Boston Calling returns after two-year hiatus


Boston Calling is set to return this spring for the first time since 2019, featuring a record number of artists with ties to New England and the Boston area. Photo courtesy of Ty Johnson.

Julia Yohe, news staff

Boston Calling, Boston’s annual Memorial Day weekend music festival, is set to return May 27 – 29 for the first time since 2019. 

Boston Calling is a three-day-long music festival featuring rock, indie and alternative artists, as well as comedians and celebrity hosts, such as Natalie Portman and Michael Che. Since its debut in 2013, the festival has grown into a much larger event with over 35 food vendors, bars, a 100-foot ferris wheel, art installations, life-sized games and more. It first opened as a two-day, biannual event with half as many artists and no special guests before shifting in 2015.

The festival was put on hold in early 2020 when COVID-19 first struck Boston. This spring, however, the festival will make a comeback with headliners and rock and roll bands Foo Fighters, The Strokes and Metallica, along with 48 other artists. 

“We are so thrilled to bring Boston Calling back,” wrote Boston Calling co-founder and CEO Brian Appel in a lineup press release. “[This year’s lineup] not only signifies a return to the things we love, but it also celebrates some of the world’s most renowned acts, exciting up-and-comers and Boston’s talented music scene.” 

This year, the festival is also featuring a record number of artists with ties to New England and the Boston area.

“Knowing how much Boston musicians endured during the pandemic, it was very important to us that Boston Calling 2022 shine a spotlight on local and regional artists more than ever before,” Appel wrote in the press release.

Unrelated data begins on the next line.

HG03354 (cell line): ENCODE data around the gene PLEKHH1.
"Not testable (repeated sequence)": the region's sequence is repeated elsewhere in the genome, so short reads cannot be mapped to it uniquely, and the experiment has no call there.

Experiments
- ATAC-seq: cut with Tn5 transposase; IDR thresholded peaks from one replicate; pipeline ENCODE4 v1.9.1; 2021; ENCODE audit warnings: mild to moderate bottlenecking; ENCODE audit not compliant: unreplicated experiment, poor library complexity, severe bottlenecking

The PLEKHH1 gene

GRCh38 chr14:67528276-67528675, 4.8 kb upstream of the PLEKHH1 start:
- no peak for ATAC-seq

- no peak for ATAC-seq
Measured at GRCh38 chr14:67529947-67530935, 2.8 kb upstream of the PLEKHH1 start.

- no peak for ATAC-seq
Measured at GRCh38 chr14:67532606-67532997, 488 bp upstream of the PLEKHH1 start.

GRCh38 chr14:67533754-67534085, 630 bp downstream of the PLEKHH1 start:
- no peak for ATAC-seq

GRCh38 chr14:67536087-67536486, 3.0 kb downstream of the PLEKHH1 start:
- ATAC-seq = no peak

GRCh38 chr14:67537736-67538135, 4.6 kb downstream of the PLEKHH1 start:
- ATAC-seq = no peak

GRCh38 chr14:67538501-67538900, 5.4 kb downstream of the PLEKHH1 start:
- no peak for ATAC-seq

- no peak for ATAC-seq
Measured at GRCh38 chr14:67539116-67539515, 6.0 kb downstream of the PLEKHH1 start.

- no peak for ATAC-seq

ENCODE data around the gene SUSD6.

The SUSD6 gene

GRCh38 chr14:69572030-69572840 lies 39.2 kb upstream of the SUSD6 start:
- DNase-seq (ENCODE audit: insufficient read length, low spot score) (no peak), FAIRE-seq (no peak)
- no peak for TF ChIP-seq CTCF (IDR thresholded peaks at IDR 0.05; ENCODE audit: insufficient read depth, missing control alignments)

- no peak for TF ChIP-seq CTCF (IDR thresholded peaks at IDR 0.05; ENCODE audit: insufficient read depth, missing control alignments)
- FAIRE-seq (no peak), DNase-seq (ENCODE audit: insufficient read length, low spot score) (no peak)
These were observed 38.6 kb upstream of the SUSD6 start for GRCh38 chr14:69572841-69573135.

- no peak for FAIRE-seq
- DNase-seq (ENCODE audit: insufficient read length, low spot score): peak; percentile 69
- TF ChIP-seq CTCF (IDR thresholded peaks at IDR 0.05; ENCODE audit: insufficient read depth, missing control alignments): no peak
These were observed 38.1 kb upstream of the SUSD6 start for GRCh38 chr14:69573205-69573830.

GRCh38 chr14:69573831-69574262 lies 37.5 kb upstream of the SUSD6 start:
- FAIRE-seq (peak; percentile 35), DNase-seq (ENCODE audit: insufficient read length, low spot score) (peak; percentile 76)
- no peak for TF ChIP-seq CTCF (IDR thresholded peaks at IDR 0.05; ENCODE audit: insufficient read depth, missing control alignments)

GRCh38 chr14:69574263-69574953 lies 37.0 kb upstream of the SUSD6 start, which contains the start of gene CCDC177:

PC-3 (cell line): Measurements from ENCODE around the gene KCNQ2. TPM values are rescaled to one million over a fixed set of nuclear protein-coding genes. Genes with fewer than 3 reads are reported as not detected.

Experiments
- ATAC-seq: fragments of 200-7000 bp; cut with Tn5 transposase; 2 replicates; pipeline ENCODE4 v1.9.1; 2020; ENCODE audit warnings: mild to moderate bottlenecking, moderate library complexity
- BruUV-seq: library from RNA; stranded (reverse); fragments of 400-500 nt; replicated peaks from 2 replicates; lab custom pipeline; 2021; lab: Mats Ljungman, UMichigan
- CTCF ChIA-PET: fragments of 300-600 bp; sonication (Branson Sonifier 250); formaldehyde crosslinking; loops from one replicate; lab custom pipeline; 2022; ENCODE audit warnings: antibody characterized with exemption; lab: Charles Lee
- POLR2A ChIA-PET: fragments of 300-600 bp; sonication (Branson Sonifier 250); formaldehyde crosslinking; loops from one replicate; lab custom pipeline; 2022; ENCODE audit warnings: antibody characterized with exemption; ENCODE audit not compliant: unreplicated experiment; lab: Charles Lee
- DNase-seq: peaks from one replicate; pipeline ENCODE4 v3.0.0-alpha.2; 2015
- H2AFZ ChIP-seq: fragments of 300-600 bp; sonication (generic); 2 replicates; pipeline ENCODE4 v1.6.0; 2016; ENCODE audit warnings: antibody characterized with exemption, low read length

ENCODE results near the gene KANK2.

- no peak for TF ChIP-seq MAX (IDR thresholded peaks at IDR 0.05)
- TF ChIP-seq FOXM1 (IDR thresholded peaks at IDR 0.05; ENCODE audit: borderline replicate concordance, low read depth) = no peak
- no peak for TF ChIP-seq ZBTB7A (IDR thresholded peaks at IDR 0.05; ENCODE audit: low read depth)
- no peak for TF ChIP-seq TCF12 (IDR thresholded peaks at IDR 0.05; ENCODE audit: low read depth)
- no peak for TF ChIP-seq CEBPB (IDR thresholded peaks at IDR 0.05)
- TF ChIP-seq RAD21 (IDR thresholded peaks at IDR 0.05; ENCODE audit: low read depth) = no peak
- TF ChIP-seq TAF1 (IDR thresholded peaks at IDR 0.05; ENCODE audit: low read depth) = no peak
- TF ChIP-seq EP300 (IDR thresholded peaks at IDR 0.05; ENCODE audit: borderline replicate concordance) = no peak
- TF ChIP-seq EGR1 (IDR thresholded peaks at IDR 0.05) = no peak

The organization’s dedication to uplifting local artists is not going unrecognized. Boston native and Northeastern alumni Cliff Notez is a hip-hop artist and filmmaker who explores Blackness and Black culture through his art. He is set to perform on the last day of the festival.

“I’m about to be on one of Boston’s biggest stages with a bunch of my friends throughout the day,” Notez wrote in the press release. “To say we dreamed of this at some point is an understatement.”

Peach Tree Rascals, another band performing on the last day of Boston Calling, is a music collective from San Jose, California. Despite releasing music as early as 2018, they found their claim to fame during the pandemic when their 2019 song “Mariposa” went viral on TikTok. Because of the band’s pandemic-era start, they were unable to meet their fans until August 2021, when they performed at the Wonderbus festival in Columbus, Ohio. 

“For a while, there were no opportunities to engage with our fans except through social media,” wrote Ruchi Parikh, a media manager for Peach Tree Rascals, in an email to The News. “It means a lot to us that we can finally get to perform for our fans. We build off their energy, and it’s an incredible feeling.”

The revival of large music festivals across the country brings with it concerns of the spread of COVID-19. Boston Calling will be held in Harvard University Athletics Complex in Allston, an outdoor event pavilion. According to the Boston Calling website, the health and safety protocols Harvard’s Athletic Complex has in place by the time Memorial Day weekend rolls around will apply to the festival.